We’ve all heard the stories of social unrest, environmental damage, human rights abuses and resource wasting attributed to the mining of precious gems and metals; unfortunately in some cases, they’re true. It’s been estimated it leaves 20 tons of waste material to mine enough gold to produce an 18kt gold wedding ring weighing just 1/3oz. That figure doesn’t even include the overburden, the soil and rock that has to be removed to reach the ore in the first place.
There are huge environmental concerns associated with the run-off of acids and toxic metals into waterways, the release of mercury into the air by burning, and even cyanide. Many gold mines use heap leaching , which involves dripping a cyanide solution through massive piles of ore. The resulting solution collects into a pond which is then subjected to an electro-chemical process to recover the gold. A staggering 99.99% of the heap becomes waste, and these huge (up to 100m high!) toxic piles are usually just abandoned. If you think this is a developing world problem you’d be wrong as the mining of metals was the greatest toxic polluter in the USA in 2010.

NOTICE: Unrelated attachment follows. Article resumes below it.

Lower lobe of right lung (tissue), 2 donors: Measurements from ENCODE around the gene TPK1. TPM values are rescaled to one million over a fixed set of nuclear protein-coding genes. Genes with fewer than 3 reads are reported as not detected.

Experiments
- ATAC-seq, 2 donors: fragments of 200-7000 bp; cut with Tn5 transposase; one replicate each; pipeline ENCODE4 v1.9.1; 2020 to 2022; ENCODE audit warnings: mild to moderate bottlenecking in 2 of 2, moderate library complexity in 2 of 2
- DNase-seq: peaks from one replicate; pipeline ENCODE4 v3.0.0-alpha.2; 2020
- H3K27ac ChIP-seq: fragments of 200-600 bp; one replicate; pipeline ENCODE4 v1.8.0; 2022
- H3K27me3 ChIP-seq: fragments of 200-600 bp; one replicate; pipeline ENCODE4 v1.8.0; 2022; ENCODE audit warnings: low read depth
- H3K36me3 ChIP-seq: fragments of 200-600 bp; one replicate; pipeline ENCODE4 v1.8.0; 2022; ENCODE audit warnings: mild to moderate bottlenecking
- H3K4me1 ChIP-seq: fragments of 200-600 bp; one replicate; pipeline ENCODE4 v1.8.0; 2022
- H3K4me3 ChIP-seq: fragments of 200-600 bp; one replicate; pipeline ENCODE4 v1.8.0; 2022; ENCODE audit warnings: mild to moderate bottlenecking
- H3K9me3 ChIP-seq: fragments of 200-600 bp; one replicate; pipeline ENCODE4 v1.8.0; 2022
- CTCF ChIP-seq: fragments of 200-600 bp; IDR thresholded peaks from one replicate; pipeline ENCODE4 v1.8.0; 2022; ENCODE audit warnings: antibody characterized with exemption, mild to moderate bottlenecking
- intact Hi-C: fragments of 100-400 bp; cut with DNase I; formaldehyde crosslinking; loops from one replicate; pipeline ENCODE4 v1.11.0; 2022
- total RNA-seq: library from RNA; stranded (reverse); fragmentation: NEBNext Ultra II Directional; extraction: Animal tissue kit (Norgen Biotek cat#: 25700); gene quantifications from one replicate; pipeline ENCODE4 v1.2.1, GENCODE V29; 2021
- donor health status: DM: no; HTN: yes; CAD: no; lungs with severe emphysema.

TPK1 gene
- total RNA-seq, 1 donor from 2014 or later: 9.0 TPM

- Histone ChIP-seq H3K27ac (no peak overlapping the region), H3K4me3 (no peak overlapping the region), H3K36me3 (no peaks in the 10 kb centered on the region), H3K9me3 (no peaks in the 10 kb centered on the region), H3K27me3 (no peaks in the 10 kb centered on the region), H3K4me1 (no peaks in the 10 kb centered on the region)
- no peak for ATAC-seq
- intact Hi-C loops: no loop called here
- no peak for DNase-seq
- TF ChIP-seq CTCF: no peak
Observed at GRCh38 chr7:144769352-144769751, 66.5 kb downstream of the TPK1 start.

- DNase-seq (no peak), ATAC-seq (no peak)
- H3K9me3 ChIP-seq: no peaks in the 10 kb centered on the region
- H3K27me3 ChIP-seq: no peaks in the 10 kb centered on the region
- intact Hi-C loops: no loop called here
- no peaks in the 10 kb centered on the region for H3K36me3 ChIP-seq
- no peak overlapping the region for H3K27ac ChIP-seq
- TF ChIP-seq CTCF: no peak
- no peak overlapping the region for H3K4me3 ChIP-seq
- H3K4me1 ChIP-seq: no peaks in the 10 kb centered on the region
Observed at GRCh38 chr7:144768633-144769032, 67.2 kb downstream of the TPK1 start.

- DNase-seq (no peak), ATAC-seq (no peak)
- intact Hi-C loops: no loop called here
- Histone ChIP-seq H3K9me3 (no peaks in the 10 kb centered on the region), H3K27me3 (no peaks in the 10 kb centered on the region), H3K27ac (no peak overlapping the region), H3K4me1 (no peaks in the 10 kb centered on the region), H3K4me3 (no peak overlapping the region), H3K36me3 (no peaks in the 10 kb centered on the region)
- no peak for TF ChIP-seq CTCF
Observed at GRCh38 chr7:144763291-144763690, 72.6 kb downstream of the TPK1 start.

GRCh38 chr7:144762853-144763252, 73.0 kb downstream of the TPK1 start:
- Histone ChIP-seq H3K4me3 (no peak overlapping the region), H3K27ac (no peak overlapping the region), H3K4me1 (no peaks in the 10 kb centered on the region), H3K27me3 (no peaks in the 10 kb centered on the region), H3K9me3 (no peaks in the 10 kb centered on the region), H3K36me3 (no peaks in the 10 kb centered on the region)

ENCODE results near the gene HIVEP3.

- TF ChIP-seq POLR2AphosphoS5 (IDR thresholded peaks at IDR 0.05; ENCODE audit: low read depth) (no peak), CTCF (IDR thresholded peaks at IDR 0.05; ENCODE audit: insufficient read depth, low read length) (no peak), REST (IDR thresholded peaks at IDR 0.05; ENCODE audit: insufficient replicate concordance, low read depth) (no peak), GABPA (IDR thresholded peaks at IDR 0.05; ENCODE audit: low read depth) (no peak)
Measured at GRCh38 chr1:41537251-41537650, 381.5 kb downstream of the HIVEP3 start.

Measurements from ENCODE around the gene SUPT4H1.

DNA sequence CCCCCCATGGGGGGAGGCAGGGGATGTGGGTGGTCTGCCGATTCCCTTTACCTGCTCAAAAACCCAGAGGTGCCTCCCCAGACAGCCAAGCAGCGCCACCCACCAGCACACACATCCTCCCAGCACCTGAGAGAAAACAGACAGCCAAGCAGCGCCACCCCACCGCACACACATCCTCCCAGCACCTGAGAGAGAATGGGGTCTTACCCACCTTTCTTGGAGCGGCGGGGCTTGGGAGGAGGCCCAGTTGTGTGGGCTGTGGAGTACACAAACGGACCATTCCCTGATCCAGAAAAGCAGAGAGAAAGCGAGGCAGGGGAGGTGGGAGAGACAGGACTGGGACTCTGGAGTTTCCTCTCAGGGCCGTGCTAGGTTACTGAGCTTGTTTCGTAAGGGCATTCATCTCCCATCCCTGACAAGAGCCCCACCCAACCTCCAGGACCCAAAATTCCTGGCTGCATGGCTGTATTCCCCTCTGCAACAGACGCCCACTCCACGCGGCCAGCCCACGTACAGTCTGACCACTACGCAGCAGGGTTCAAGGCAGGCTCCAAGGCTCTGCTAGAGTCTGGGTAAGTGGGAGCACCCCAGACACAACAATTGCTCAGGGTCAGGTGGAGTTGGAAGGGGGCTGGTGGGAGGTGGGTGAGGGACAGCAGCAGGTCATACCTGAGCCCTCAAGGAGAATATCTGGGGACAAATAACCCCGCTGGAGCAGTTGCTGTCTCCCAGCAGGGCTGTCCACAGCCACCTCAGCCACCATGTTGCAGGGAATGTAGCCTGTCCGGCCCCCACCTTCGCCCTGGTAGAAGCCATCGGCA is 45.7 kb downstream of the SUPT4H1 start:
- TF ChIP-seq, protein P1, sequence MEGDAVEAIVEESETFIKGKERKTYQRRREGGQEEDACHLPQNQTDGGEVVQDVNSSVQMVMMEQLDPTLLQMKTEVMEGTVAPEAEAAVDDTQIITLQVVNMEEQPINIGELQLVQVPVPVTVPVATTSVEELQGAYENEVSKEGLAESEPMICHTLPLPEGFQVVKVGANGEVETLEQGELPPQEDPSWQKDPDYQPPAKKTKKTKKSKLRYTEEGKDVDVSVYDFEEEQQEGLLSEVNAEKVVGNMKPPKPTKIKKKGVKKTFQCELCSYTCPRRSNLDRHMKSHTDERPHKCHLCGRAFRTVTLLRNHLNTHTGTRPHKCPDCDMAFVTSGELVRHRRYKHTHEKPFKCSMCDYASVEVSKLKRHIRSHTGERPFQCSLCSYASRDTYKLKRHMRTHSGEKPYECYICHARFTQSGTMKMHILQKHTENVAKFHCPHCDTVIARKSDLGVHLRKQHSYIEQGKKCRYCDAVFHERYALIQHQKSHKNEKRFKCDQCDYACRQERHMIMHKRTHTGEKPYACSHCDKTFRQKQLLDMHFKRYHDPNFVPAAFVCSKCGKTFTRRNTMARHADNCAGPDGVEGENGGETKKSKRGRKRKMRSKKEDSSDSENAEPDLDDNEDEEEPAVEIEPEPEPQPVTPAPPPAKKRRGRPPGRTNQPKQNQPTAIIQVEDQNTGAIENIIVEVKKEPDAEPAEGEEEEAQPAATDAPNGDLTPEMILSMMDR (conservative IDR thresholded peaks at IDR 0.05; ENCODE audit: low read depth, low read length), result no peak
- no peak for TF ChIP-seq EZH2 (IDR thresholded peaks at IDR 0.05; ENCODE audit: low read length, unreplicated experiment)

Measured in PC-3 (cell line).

The human impact is equally grevious. Indigenous people have been forcibly removed from land, workers paid poor wages for working in dangerous conditions (witness 5-months of strikes by platinum miners in South Africa), and then there’s the inevitable rise of resource conflicts.
Overall it’s not a pretty picture, but there are attempts to make a difference, at least on a smaller scale. The Fairmined initiative attempts to work with small-scale mining communities to identify and diagnose problems and then offer a certification and audit system for the gold to be sold to end-users. While not a charity, the process certainly has merit.